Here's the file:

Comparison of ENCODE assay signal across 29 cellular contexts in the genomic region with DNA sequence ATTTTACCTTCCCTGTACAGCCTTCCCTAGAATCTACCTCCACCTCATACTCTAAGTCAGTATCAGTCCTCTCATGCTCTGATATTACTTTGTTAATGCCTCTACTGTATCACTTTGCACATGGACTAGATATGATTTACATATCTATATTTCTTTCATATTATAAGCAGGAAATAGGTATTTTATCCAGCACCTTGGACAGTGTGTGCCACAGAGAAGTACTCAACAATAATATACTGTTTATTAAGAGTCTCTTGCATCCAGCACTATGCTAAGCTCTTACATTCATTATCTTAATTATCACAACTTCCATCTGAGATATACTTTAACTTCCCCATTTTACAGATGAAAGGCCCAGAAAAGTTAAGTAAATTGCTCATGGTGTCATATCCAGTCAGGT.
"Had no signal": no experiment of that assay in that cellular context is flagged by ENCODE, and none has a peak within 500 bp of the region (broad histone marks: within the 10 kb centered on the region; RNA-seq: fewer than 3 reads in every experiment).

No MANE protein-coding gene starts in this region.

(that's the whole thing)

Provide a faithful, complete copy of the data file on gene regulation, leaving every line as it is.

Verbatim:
Comparison of ENCODE assay signal across 29 cellular contexts in the genomic region with DNA sequence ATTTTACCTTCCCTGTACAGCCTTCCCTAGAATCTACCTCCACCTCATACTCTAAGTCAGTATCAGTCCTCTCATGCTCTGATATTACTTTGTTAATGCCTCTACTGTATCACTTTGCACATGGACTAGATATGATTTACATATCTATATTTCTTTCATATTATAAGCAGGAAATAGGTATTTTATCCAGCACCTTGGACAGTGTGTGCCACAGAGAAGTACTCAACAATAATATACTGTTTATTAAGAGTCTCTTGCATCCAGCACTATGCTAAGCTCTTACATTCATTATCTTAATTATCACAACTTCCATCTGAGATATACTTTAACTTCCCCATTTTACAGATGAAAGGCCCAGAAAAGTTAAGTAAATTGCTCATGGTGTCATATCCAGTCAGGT.
"Had no signal": no experiment of that assay in that cellular context is flagged by ENCODE, and none has a peak within 500 bp of the region (broad histone marks: within the 10 kb centered on the region; RNA-seq: fewer than 3 reads in every experiment).

No MANE protein-coding gene starts in this region.